Following the collapse of the Soviet Union and economic liberalization, Sakhalin has experienced an oil boom with extensive petroleum exploration and mining by most large oil multinational corporations. The oil and natural gas reserves contain an estimated 14 billion barrels (2.2 km3) of oil and 2,700 km3 (96 trillion cubic feet) of gas and are being developed under production-sharing agreement contracts involving international oil companies like ExxonMobil and Shell.

In 1996, two large consortia signed contracts to explore for oil and gas off the northeast coast of the island, Sakhalin-I and Sakhalin-II. The two consortia were estimated to spend a combined US$21 billion on the two projects which almost doubled to $37 billion as of September 2006, triggering Russian governmental opposition. The cost will include an estimated US$1 billion to upgrade the island’s infrastructure: roads, bridges, waste management sites, airports, railways, communications systems, and ports. In addition, Sakhalin-III-through-VI are in various early stages of development.

The Sakhalin I project, managed by Exxon Neftegas Limited (ENL), completed a production-sharing agreement (PSA) between the Sakhalin I consortium, the Russian Federation, and the Sakhalin government. Russia is in the process of building a 220 km (140 mi) pipeline across the Tatar Strait from Sakhalin Island to De-Kastri terminal on the Russian mainland. From De-Kastri, the resource will be loaded onto tankers for transport to East Asian markets, namely Japan, South Korea and China.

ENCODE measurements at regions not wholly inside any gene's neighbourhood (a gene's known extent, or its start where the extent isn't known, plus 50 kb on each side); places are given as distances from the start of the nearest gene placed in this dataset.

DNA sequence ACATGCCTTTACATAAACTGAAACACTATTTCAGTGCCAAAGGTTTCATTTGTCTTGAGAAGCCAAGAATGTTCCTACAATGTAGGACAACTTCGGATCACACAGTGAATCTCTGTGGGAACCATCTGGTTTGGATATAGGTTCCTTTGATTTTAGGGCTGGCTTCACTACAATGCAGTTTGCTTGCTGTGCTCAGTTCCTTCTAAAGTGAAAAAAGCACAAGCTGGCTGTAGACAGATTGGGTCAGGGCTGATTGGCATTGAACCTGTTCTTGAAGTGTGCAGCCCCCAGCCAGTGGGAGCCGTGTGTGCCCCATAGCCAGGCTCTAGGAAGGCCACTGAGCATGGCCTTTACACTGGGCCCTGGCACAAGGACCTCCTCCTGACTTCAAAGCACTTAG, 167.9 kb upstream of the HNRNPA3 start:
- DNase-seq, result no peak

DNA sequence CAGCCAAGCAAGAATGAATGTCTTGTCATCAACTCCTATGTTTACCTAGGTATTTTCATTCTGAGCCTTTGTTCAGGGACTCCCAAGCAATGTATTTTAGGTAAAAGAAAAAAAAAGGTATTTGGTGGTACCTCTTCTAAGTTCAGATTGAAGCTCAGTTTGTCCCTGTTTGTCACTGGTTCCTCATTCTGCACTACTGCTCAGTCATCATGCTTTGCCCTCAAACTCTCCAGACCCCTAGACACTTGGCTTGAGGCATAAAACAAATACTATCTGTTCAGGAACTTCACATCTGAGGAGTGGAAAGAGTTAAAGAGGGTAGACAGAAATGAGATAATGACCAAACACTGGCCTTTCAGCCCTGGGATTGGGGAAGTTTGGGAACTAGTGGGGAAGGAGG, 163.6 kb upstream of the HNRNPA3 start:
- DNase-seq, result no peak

The second consortium, Sakhalin Energy Investment Company Ltd (Sakhalin Energy), is managing the Sakhalin II project. It completed the first ever production-sharing agreement (PSA) with the Russian Federation. Sakhalin Energy will build two 800-km pipelines running from the northeast of the island to Prigorodnoye (Prigorodnoe) in Aniva Bay at the southern end. The consortium will also build, at Prigorodnoye, the first ever liquefied natural gas (LNG) plant to be built in Russia. The oil and gas are also bound for East Asian markets.

Sakhalin II has come under fire from environmental groups, namely Sakhalin Environment Watch, for dumping dredging material in Aniva Bay. The groups were also worried about the offshore pipelines interfering with the migration of whales off the island. The consortium has (as of January 2006) re-routed the pipeline to avoid the whale migration. After a doubling in the projected cost, the Russian government threatened to halt the project for environmental reasons. There have been suggestions that the Russian government is using the environmental issues as a pretext for obtaining a greater share of revenues from the project and/or forcing involvement by the state-controlled Gazprom. The cost overruns (at least partly due to Shell’s response to environmental concerns), are reducing the share of profits flowing to the Russian treasury.

In 2000, the oil and gas industry accounted for 57.5% of Sakhalin’s industrial output. By 2006, it is expected to account for 80% of the island’s industrial output. Sakhalin’s economy is growing rapidly thanks to its oil and gas industry. By 2005, the island had become the largest recipient of foreign investment in Russia, followed by Moscow. Unemployment in 2002 was only 2%.[citation needed]
As of 18 April 2007, Gazprom has taken a 50% plus one share interest in Sakhalin II by purchasing 50% of Shell, Mitsui and Mitsubishi’s shares.

Kuril Islands Russia (above)           

Kurils sepia enhanced (above) / June 29, 2017

Kuril Islands detail / June 29, 2017